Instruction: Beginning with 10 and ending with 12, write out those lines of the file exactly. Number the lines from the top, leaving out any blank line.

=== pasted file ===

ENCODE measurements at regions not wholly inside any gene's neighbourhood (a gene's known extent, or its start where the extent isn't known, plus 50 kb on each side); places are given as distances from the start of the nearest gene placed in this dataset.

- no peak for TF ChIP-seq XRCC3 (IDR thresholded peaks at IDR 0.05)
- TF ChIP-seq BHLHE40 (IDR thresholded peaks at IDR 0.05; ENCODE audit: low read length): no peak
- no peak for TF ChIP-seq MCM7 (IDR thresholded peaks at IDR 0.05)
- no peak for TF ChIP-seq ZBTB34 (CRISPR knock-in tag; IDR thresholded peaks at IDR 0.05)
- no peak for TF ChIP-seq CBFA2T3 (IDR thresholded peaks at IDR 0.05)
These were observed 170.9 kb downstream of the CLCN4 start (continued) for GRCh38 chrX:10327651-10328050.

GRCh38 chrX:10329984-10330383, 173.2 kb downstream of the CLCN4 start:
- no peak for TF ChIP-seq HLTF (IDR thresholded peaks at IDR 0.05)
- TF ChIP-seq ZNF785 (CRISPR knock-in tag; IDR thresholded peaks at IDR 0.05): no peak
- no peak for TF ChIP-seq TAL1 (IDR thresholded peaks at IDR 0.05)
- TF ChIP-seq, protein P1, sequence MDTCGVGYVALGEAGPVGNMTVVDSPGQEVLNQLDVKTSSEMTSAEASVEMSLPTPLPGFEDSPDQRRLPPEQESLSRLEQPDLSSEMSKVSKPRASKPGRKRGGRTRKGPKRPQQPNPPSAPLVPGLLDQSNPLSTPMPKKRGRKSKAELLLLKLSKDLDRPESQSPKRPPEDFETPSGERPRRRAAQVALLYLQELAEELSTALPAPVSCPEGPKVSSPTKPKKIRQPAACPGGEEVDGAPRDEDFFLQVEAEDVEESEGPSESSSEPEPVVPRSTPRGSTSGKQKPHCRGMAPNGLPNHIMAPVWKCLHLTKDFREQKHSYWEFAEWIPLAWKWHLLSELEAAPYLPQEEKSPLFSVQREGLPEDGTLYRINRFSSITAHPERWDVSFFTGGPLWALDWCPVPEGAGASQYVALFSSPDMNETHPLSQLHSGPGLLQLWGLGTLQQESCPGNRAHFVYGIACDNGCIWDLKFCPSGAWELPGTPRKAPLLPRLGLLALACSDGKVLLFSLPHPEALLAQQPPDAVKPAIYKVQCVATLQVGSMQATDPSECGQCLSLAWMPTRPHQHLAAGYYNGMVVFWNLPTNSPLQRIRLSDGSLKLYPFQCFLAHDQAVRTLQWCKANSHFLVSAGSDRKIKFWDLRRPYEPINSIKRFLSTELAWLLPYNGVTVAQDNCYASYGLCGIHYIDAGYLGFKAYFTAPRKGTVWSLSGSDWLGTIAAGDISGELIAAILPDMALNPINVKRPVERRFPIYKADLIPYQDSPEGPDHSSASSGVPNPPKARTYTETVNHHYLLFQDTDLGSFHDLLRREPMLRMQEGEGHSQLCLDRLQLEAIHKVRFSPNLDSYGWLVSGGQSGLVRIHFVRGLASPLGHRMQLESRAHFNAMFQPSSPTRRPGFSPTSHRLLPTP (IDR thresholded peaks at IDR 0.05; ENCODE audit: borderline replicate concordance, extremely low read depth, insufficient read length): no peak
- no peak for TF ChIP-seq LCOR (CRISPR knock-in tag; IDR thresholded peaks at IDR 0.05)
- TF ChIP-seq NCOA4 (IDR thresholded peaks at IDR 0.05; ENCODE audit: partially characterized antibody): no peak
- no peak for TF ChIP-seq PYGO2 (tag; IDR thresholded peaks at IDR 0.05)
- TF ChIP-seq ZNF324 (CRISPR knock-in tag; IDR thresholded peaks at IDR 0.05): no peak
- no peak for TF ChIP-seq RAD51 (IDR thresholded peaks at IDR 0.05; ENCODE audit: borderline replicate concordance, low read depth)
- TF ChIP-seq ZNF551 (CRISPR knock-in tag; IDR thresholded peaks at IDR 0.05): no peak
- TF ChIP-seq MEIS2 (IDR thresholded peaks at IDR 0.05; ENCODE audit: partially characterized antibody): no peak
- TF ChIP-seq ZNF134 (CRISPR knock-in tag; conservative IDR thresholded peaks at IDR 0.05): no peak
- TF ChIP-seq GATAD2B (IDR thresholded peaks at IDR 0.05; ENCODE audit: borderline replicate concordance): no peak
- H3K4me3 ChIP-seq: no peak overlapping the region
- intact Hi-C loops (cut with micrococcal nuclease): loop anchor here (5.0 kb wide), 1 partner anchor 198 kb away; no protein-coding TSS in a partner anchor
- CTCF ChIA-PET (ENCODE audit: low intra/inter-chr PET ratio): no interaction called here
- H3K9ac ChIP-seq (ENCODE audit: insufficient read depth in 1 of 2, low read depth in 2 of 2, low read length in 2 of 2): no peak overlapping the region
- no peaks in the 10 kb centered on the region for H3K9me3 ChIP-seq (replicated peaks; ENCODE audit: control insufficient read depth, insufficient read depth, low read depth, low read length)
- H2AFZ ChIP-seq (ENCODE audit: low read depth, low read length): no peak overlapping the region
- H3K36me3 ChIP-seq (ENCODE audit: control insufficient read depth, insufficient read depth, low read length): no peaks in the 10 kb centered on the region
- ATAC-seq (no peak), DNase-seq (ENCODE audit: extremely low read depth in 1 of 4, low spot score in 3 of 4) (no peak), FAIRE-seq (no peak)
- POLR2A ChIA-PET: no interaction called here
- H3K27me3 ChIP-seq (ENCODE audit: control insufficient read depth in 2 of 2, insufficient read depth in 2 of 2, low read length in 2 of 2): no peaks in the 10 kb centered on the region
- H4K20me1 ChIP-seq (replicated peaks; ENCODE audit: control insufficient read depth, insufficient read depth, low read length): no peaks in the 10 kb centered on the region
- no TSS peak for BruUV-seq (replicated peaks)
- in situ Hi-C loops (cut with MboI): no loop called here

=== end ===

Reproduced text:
- TF ChIP-seq ZNF785 (CRISPR knock-in tag; IDR thresholded peaks at IDR 0.05): no peak
- no peak for TF ChIP-seq TAL1 (IDR thresholded peaks at IDR 0.05)
- TF ChIP-seq, protein P1, sequence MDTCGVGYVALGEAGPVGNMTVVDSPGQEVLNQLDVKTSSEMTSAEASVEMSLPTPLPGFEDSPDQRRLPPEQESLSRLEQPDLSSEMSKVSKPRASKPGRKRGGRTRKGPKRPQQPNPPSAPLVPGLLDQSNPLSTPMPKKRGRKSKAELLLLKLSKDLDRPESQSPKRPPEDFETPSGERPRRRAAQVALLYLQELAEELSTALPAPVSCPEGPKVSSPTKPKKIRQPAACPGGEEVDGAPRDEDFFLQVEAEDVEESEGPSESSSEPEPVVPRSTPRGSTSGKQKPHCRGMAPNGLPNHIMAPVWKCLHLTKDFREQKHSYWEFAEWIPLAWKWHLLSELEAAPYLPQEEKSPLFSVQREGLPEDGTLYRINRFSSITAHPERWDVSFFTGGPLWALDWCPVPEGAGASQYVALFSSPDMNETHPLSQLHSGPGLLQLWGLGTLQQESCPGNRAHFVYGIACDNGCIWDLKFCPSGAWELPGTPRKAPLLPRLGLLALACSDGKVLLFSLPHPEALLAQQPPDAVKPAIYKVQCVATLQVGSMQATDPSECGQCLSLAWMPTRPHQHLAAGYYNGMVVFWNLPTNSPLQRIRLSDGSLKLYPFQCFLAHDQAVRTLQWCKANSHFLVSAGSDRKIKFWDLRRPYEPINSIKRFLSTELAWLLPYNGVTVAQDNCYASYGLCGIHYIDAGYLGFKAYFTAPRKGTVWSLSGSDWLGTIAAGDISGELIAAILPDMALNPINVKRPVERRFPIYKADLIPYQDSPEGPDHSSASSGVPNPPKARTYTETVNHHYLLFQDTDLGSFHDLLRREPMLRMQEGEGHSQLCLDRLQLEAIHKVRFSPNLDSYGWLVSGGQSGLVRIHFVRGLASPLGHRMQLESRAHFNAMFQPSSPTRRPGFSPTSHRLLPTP (IDR thresholded peaks at IDR 0.05; ENCODE audit: borderline replicate concordance, extremely low read depth, insufficient read length): no peak